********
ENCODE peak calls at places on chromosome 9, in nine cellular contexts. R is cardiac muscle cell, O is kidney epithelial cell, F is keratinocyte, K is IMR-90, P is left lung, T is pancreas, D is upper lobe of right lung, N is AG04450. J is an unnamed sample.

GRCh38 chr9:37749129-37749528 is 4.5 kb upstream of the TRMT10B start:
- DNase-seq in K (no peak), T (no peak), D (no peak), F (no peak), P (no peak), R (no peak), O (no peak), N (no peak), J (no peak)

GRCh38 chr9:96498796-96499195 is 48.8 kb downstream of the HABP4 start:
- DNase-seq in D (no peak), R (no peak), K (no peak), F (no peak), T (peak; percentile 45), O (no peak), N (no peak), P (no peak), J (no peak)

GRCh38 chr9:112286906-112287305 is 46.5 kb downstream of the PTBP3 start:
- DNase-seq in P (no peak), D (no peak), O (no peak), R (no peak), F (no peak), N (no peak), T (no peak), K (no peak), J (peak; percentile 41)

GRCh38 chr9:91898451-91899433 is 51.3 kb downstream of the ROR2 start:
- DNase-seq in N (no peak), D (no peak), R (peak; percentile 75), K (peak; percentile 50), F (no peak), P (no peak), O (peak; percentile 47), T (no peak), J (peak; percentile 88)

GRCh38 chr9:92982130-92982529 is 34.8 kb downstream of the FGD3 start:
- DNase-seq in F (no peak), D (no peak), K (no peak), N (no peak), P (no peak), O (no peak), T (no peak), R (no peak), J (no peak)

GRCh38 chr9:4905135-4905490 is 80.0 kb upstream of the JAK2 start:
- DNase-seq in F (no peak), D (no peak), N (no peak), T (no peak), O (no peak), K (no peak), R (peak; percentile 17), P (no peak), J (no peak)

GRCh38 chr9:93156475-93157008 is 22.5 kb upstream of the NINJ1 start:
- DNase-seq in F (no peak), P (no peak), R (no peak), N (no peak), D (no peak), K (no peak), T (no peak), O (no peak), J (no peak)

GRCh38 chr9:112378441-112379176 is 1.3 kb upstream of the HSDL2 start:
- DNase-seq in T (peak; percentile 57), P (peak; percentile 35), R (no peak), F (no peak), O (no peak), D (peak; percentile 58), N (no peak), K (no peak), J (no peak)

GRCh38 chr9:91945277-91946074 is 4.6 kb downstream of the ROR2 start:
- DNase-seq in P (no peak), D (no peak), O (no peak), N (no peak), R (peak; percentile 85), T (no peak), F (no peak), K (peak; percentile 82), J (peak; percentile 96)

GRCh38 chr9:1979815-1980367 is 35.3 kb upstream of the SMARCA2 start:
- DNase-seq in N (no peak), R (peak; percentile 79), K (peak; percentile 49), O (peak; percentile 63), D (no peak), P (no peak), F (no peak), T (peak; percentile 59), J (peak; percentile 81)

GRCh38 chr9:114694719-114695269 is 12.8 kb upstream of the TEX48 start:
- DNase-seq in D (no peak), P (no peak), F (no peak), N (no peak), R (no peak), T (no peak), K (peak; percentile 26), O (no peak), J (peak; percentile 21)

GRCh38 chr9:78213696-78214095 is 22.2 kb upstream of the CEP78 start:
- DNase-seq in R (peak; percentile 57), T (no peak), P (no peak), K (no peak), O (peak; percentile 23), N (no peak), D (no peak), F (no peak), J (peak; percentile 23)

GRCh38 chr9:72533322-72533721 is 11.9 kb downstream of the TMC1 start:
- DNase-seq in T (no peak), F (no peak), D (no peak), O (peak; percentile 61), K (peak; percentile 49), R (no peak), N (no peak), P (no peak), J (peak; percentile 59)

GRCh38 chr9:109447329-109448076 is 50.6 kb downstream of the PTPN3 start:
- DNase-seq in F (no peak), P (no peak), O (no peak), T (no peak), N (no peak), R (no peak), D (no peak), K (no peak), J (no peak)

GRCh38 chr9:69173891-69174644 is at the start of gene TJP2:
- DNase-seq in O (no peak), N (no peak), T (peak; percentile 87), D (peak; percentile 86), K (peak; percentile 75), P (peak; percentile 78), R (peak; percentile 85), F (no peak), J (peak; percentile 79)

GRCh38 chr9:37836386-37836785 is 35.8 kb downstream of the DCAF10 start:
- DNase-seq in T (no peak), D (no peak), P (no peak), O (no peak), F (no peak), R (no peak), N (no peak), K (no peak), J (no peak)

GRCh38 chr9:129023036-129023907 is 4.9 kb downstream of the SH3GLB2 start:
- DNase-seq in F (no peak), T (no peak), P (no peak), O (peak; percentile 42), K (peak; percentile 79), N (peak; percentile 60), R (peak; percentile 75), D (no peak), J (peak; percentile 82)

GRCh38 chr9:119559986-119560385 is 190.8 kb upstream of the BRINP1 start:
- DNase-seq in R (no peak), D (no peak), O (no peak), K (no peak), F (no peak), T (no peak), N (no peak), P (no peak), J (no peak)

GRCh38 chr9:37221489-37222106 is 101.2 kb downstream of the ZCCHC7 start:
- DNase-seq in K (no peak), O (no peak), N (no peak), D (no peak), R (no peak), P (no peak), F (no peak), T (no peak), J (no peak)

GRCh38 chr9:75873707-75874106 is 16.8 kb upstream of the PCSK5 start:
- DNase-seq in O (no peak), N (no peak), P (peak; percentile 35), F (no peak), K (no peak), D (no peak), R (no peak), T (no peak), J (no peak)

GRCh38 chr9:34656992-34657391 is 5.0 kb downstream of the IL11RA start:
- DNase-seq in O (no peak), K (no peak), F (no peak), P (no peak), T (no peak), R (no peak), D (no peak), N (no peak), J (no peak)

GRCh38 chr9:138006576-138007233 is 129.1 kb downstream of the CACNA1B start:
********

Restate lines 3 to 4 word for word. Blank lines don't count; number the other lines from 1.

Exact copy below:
- DNase-seq in K (no peak), T (no peak), D (no peak), F (no peak), P (no peak), R (no peak), O (no peak), N (no peak), J (no peak)

GRCh38 chr9:96498796-96499195 is 48.8 kb downstream of the HABP4 start: